You can insulate things with flexible closed cell foam, like say, something akin to the foam in wrestling mats. Just cut it to size, to fit around your cabinets, shelves & what not. Then get some 3M Spray Glue, & attach it right to the hull. And once that's done, you can use the same glue again, only this time, to glue automotive carpeting over top of the foam.
Then, if you want it to look fancy, odds are, the place where you snag the carpeting will have edge trim, which you can staple or glue into place. Or you could just get some nice wooden trim, pre-varnish it, & affix it to the hull + over the edges of the carpeting with a simple tube of silicone.
Such is a fairly simple process, & not overly pricey. I did all of the hull sides on a 33'er in a weekend, solo. With only a touch of supervision from a friend who'd done his boat that way.
And honestly, unless you live somewhere where it gets real cold, it's likely that just installing the carpet alone will be sufficient insulation.
That's what I did on my first boat, when I lived in SoCal. Where winter temps never drop below 40 degrees. And I had ZERO condensation, as well as being Amazed at how much installing just simple carpeting warmed up the boat. I noticed the difference right away, like right after I put it on. Even before I fired up my electric
Ah, FYI, my boats had cored decks. Which is a biggie, in terms of keeping things warm & dry, even when only using a tiny electric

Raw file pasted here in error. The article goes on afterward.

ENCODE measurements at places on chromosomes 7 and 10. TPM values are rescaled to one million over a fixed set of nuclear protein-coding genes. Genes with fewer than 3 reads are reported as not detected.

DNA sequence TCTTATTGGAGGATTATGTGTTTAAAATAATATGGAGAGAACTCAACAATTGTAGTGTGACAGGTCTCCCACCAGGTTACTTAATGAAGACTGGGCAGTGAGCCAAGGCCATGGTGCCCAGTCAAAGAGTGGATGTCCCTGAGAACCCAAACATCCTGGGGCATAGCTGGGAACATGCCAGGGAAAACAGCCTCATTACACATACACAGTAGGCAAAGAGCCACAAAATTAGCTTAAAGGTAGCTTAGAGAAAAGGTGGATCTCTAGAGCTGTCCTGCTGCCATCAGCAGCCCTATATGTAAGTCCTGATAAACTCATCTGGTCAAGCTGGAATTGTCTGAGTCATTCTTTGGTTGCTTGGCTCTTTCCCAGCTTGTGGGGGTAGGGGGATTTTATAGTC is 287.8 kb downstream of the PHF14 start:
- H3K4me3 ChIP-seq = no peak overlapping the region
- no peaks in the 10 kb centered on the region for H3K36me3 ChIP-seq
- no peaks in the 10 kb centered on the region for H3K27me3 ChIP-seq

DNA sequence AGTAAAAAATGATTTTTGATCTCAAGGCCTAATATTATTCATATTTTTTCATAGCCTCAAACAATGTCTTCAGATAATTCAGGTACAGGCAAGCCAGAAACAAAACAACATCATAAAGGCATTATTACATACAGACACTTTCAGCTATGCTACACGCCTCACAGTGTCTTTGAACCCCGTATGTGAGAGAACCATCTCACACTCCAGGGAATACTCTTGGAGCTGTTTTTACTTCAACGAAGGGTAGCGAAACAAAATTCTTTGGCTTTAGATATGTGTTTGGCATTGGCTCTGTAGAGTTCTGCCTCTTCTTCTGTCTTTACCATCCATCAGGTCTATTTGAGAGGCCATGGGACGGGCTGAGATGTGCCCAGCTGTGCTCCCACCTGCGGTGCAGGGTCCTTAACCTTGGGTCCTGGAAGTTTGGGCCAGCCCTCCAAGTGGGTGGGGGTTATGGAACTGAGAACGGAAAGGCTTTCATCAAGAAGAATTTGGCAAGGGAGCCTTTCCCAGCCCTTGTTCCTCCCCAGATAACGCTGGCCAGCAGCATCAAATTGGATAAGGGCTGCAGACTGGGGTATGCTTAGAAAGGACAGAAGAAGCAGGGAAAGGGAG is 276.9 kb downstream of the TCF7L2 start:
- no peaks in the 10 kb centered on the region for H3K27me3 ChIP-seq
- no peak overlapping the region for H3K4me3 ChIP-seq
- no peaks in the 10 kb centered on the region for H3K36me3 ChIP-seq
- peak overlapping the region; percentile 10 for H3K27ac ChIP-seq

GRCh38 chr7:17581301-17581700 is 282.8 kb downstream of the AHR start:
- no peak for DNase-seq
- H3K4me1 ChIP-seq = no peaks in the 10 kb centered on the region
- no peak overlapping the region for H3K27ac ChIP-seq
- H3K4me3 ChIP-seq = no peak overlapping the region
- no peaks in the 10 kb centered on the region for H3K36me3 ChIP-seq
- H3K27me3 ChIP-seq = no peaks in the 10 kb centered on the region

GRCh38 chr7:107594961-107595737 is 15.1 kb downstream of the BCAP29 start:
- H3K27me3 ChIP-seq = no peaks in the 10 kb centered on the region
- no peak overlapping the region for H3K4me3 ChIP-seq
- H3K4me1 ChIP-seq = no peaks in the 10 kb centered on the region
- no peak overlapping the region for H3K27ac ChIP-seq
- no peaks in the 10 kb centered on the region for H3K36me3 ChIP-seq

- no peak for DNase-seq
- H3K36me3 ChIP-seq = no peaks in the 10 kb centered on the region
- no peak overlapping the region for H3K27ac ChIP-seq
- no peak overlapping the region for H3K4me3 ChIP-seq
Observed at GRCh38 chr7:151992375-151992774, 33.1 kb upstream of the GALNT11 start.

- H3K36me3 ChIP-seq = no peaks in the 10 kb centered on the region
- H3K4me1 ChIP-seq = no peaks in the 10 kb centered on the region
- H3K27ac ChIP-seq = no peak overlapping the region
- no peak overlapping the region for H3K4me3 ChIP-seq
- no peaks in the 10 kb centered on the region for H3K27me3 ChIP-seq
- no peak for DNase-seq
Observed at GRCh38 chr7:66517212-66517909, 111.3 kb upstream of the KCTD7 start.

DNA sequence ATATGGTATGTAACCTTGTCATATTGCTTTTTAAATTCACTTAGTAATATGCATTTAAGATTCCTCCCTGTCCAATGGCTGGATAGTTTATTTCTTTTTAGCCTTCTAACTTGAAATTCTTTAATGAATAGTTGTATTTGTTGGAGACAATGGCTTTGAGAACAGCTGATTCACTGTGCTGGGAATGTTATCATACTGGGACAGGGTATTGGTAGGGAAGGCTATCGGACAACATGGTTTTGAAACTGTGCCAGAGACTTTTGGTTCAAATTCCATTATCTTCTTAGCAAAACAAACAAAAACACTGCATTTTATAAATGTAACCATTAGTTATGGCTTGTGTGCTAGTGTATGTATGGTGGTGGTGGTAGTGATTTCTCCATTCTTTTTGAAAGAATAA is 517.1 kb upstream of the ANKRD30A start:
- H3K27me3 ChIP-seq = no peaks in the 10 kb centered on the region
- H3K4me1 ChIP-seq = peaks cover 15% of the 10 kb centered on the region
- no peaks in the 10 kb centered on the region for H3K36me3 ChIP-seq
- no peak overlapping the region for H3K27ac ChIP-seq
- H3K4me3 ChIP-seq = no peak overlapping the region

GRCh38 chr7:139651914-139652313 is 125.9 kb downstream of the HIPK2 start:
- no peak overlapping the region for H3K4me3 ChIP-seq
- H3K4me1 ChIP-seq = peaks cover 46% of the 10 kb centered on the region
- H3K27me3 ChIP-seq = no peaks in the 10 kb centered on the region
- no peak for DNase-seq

heater to stay warm for the winter.
In a pinch, if you wanted to add R-value to your decks, you could get some 3mm plywood
, & pre-finish both sides with epoxy
. And then add some blue or pink board foam to the plywood
. Once you do that, & affix it to the undersides of your decks, I imagine that it'd make a Huge difference in terms of how warm things stay. Especially if done in conjunction with insulating the hull(s)... just with carpeting, or with both carpeting and insulation.
It'd be easy enough to mount some cleat stock to the underside of your deck, to which you could affix the above mentioned insulation style. And if you want things to be Purdy (pretty), platen mold
finish onto the ply prior to adding the foam & installing your new ceiling.
One can get panels
with pretty much a perfect finish by doing things that way. And again, putting in wood trim to class it up even more, with just some adhesive
out of a caulking gun's a no brainer.